And then there are reputational risks to consider. Banks need to be careful about the clients they engage with. If they lend to companies that have bad environmental records - say they have been responsible for deforestation or pollution - then this also harms the bank’s reputation. And as a result it will be harder for the bank to attract new clients.
Last month the NGFS published a report on the risk differentials banks apply to classify green, non-green and brown financial assets. We saw that practices around the world are very fragmented. They are mainly based on voluntary principles and standards.All these different approaches and combinations of solutions ultimately only lead to confusion and open the door to greenwashing. Several of the banks in our survey stressed the importance of developing a uniform global taxonomy framework.
So it is very encouraging to see that there is now political agreement at EU level for a common classification system for sustainable activities. The new EU Taxonomy Regulation, combined with the Regulation on sustainability disclosures is a real shot in the arm for all members of the NGFS and supervised institutions.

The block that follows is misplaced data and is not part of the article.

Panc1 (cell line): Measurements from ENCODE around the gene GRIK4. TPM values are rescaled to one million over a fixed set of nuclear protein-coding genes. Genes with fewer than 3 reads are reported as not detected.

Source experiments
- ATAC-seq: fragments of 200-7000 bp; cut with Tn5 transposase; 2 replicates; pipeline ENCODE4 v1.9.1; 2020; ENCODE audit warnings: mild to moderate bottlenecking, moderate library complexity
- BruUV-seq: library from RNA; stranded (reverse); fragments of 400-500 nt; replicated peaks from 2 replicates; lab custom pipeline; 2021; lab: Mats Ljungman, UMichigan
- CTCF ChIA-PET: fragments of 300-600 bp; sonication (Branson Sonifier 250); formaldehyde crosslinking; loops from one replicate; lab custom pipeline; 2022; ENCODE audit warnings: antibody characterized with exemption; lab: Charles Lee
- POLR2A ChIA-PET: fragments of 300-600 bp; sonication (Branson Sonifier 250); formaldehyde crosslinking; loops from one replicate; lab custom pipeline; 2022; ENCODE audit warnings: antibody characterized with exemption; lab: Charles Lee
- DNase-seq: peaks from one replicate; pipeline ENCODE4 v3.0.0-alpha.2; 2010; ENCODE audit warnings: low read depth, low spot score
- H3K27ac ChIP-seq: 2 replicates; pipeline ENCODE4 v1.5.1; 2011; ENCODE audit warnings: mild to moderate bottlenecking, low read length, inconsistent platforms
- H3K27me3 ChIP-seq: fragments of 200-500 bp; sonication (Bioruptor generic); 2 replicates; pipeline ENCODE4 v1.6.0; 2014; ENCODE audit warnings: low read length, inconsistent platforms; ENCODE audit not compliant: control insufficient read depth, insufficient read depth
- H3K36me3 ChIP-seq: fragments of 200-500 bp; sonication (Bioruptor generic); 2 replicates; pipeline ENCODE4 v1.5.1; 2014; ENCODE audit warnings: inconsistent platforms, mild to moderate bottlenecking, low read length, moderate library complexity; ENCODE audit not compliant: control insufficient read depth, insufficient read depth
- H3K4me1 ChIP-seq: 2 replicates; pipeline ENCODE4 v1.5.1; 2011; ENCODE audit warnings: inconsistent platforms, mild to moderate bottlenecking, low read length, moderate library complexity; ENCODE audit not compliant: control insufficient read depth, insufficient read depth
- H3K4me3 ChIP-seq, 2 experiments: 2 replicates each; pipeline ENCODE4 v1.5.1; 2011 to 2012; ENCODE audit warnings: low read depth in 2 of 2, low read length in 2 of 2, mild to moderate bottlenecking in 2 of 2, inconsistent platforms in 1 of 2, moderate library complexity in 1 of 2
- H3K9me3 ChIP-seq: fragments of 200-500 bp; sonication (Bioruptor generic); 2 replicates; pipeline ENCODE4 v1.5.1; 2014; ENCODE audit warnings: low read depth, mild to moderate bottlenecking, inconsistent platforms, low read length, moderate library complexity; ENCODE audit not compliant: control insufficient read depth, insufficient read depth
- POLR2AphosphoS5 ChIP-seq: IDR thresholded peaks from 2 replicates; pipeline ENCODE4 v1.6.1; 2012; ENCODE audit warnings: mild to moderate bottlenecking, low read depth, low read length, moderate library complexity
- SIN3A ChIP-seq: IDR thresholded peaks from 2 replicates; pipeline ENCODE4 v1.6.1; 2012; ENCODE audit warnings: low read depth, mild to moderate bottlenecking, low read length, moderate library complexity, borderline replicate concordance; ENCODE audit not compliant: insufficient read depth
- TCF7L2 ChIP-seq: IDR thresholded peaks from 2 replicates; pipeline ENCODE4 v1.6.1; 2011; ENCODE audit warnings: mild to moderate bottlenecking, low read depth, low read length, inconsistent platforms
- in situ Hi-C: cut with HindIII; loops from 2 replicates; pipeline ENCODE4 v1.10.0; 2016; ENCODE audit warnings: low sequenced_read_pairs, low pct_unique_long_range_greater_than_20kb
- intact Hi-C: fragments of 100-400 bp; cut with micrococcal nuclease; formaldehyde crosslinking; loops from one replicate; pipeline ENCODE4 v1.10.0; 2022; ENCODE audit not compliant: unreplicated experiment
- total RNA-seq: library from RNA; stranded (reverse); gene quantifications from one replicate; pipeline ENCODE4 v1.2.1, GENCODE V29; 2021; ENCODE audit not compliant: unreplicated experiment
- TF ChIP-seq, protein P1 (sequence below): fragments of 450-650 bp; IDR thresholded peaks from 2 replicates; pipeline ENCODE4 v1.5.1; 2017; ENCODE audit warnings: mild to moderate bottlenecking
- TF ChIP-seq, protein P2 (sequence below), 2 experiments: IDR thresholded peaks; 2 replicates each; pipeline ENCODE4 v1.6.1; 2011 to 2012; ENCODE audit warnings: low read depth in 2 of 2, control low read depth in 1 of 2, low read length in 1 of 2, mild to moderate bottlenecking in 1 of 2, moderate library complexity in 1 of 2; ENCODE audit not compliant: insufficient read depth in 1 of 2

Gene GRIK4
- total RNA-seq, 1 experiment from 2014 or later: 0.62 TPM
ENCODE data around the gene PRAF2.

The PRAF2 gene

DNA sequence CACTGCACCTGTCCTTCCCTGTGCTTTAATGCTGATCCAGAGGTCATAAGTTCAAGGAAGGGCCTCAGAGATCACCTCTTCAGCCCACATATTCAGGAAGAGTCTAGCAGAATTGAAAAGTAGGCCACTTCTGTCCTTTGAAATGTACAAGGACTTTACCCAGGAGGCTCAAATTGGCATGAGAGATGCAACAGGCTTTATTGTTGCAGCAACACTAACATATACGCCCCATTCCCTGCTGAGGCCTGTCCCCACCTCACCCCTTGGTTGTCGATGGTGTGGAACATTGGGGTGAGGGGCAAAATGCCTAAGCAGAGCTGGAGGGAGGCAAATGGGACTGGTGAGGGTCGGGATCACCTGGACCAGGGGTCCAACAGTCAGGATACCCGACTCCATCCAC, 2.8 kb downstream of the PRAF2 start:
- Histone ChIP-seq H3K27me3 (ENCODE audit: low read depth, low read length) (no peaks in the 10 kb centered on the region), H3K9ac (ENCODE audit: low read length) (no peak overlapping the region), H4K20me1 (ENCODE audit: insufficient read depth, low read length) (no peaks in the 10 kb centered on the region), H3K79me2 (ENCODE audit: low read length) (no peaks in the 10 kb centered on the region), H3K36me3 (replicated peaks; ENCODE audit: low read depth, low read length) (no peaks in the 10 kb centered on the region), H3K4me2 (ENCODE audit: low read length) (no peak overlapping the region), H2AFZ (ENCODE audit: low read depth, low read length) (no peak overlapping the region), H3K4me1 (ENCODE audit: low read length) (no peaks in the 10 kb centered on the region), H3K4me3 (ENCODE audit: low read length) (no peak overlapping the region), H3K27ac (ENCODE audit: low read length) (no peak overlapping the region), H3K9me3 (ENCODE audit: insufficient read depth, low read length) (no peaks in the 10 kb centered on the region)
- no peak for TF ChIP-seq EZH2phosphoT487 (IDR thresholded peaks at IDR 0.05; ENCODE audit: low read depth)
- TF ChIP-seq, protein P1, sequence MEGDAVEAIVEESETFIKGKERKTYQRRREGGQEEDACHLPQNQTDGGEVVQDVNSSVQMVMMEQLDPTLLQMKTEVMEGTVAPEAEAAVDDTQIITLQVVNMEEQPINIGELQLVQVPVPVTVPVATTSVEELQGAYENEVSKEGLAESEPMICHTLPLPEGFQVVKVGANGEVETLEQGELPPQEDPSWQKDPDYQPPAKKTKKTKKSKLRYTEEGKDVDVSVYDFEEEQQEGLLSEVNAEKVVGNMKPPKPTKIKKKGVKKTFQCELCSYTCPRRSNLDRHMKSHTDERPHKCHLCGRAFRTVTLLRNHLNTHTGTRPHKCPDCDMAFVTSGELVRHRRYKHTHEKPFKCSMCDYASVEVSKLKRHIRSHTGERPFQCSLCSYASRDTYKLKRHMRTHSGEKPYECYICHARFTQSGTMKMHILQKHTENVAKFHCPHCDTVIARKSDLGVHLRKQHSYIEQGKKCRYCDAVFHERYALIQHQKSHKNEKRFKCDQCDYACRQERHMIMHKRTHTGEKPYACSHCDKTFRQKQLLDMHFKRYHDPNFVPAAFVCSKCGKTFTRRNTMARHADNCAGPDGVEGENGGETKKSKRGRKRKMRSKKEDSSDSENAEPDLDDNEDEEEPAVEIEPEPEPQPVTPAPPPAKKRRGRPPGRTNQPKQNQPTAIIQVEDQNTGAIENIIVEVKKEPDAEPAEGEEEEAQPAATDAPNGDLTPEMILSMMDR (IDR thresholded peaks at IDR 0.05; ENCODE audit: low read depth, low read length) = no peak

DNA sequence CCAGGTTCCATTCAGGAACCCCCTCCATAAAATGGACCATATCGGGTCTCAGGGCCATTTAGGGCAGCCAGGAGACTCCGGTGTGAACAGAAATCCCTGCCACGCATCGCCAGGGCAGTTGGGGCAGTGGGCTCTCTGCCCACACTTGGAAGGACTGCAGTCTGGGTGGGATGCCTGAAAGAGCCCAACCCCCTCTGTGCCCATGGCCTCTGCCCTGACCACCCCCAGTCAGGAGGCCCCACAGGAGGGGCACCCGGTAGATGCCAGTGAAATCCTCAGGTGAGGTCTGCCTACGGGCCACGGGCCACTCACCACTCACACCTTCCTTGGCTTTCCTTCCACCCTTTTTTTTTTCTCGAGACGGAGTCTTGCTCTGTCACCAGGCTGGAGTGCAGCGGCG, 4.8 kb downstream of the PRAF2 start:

Progress like this is only possible through concerted, international action. Just as with Covid-19, the financial risks from climate change do not respect national borders.
So it is vital we work together. Supranational initiatives like this ECB Guide, prepared with full industry consultation, are the only way we can achieve our goal of greening the financial system.
I hope everyone here today realizes that they also have a role to play and I am pleased to see that banks have become increasingly aware of the potential significance of climate-related risks. Because the more of us there are pushing sustainable finance into the mainstream – banks and regulators – the quicker we will get over the finishing line. As chair of the NGFS I am pleased to say that all 66 members and 12 observers remain committed to playing their part.
Some of the risks I’ve mentioned today may have seemed unfamiliar back in 2017.